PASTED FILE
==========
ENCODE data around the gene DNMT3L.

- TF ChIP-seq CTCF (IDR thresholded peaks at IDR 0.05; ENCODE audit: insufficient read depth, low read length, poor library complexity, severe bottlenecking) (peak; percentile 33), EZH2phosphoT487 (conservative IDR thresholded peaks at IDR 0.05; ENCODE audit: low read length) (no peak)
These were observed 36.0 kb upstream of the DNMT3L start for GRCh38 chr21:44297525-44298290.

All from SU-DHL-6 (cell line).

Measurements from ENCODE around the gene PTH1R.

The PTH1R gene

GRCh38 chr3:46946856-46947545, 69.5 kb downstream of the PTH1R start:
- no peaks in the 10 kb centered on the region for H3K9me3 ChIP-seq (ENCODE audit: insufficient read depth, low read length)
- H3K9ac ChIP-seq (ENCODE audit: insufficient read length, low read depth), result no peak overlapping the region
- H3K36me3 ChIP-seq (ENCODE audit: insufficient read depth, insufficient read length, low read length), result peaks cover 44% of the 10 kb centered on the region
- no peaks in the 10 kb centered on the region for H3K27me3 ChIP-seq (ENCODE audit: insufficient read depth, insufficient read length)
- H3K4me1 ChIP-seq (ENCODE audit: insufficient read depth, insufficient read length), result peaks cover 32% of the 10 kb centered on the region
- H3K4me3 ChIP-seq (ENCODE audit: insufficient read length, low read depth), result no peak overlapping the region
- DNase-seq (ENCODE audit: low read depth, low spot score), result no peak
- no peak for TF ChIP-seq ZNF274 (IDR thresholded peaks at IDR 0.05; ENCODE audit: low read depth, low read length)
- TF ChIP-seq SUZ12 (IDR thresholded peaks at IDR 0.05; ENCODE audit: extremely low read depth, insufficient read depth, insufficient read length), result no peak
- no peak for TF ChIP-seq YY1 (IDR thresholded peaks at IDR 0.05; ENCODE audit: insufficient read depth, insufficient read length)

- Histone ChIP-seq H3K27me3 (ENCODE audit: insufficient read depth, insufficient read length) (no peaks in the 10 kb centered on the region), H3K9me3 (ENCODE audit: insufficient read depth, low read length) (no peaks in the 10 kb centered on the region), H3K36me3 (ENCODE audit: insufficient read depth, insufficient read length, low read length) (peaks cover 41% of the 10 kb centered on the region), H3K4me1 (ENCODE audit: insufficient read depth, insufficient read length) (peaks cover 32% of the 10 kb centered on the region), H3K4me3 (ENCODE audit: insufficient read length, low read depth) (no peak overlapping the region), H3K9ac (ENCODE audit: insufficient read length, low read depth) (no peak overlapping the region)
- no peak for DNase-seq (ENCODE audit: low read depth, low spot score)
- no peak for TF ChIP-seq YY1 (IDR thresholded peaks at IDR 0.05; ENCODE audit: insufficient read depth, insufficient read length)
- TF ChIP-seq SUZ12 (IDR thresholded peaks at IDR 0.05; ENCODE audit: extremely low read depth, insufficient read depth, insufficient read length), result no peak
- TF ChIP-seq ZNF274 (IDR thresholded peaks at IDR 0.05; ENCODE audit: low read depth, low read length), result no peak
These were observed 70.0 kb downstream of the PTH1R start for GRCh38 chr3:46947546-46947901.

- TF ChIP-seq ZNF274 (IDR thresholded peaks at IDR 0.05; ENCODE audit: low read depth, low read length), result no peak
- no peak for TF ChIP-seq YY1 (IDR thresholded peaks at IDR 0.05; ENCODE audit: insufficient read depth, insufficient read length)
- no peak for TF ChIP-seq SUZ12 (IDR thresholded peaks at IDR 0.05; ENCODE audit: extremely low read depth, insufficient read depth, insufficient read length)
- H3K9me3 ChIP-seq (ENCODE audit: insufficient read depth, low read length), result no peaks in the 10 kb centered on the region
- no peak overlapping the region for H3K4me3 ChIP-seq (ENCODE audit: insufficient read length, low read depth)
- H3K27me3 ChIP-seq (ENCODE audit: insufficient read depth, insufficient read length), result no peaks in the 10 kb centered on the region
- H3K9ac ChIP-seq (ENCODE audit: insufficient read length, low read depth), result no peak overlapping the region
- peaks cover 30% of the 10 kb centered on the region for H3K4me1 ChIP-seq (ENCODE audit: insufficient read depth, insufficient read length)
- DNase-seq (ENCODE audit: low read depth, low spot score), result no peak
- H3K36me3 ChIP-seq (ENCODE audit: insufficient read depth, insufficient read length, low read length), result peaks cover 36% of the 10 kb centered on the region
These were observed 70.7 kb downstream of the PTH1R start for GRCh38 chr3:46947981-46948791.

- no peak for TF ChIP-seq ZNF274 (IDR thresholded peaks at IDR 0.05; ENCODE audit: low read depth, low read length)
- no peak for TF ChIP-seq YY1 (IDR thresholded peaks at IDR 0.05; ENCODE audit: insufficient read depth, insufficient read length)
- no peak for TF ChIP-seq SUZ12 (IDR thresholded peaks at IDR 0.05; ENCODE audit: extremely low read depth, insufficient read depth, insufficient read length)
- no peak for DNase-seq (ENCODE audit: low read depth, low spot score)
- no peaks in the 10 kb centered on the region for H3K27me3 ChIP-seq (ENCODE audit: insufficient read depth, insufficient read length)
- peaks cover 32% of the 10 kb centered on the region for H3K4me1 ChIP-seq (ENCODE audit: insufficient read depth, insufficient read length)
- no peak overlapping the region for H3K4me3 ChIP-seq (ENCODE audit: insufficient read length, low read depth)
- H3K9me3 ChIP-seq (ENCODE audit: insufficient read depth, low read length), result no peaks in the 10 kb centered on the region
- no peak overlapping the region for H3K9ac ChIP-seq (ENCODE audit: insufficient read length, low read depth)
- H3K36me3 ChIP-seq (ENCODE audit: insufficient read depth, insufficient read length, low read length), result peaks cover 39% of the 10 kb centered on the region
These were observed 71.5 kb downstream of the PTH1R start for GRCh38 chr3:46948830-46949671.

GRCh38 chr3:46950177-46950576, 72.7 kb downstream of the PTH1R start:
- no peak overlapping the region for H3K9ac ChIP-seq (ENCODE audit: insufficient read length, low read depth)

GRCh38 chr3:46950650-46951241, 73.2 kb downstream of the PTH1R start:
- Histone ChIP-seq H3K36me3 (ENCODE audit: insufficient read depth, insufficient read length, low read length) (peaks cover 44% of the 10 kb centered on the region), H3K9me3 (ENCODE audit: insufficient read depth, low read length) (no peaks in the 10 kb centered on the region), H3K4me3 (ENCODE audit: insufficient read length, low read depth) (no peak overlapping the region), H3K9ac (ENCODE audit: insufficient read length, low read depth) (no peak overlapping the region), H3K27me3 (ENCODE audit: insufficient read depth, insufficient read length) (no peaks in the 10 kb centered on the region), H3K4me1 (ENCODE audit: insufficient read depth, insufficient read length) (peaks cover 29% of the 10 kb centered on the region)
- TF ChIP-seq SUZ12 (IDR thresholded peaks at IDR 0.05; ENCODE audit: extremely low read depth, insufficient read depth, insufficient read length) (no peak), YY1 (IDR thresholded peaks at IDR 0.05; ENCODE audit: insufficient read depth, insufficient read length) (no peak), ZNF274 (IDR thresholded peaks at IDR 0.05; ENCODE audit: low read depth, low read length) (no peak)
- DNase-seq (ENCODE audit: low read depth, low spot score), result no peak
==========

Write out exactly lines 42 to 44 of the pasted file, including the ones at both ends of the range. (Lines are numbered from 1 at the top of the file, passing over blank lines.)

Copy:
- H3K9me3 ChIP-seq (ENCODE audit: insufficient read depth, low read length), result no peaks in the 10 kb centered on the region
- no peak overlapping the region for H3K9ac ChIP-seq (ENCODE audit: insufficient read length, low read depth)
- H3K36me3 ChIP-seq (ENCODE audit: insufficient read depth, insufficient read length, low read length), result peaks cover 39% of the 10 kb centered on the region